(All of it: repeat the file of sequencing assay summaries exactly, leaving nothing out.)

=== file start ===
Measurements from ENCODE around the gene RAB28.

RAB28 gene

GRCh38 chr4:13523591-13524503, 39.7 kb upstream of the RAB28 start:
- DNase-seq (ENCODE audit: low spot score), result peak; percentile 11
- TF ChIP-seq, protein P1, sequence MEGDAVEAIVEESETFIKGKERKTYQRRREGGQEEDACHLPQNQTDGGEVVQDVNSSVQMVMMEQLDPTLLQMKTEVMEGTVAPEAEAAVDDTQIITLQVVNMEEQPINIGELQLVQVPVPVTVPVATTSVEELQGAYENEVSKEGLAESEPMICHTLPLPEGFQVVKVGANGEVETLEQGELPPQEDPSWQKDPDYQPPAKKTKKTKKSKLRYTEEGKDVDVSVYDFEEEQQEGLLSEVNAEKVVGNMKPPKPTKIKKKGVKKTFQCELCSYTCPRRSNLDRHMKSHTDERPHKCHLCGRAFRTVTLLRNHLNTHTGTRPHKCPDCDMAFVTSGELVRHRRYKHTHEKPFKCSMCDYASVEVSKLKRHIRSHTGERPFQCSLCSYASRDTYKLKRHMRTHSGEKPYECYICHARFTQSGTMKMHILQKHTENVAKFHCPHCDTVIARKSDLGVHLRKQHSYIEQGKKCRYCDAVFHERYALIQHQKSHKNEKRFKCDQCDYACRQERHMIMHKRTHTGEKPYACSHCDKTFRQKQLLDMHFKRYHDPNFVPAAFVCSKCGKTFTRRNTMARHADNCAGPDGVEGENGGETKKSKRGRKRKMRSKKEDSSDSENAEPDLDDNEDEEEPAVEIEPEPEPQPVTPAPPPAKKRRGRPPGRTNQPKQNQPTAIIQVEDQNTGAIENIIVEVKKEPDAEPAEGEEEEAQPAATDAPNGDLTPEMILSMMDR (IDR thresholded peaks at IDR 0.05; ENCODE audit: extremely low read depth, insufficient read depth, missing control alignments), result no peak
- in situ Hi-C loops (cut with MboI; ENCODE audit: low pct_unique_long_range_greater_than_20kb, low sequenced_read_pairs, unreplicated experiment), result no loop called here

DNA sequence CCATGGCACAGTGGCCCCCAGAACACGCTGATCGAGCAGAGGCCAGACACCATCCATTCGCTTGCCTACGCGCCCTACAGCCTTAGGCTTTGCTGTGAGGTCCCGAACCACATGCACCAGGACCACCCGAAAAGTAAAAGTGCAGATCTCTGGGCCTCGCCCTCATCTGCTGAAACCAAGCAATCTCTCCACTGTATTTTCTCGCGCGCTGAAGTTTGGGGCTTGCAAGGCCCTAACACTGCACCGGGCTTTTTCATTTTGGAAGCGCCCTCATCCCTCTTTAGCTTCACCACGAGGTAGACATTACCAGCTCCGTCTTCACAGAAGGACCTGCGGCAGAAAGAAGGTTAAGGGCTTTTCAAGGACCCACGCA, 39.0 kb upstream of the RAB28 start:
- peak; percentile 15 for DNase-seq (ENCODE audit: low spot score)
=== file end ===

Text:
Measurements from ENCODE around the gene RAB28.

RAB28 gene

GRCh38 chr4:13523591-13524503, 39.7 kb upstream of the RAB28 start:
- DNase-seq (ENCODE audit: low spot score), result peak; percentile 11
- TF ChIP-seq, protein P1, sequence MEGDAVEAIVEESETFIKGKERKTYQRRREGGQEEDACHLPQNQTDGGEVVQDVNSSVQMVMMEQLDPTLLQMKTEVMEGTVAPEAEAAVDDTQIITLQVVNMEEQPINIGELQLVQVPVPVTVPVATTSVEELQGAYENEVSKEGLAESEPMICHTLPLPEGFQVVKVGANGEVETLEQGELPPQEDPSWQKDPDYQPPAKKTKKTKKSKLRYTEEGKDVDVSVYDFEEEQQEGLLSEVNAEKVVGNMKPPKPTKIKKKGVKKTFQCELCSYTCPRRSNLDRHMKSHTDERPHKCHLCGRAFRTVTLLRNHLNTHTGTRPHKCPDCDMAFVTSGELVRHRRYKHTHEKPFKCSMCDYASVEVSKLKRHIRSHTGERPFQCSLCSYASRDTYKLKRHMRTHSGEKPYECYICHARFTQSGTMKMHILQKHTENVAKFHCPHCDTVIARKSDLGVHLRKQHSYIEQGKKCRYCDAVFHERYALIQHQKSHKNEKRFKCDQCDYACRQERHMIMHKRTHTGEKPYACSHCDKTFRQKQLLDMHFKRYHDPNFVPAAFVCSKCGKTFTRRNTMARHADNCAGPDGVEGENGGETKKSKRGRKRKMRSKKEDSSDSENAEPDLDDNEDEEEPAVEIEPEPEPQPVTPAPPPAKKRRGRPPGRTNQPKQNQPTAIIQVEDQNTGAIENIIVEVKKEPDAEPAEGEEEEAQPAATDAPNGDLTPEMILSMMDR (IDR thresholded peaks at IDR 0.05; ENCODE audit: extremely low read depth, insufficient read depth, missing control alignments), result no peak
- in situ Hi-C loops (cut with MboI; ENCODE audit: low pct_unique_long_range_greater_than_20kb, low sequenced_read_pairs, unreplicated experiment), result no loop called here

DNA sequence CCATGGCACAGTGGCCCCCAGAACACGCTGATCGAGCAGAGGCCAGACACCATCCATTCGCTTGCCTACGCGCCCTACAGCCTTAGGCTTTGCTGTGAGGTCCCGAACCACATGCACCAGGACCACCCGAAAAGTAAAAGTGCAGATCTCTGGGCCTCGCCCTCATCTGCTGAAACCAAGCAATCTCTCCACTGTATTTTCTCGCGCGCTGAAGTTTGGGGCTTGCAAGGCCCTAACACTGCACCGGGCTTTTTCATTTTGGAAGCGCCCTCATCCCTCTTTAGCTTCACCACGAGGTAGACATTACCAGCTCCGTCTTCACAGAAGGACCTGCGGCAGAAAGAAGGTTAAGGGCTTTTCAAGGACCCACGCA, 39.0 kb upstream of the RAB28 start:
- peak; percentile 15 for DNase-seq (ENCODE audit: low spot score)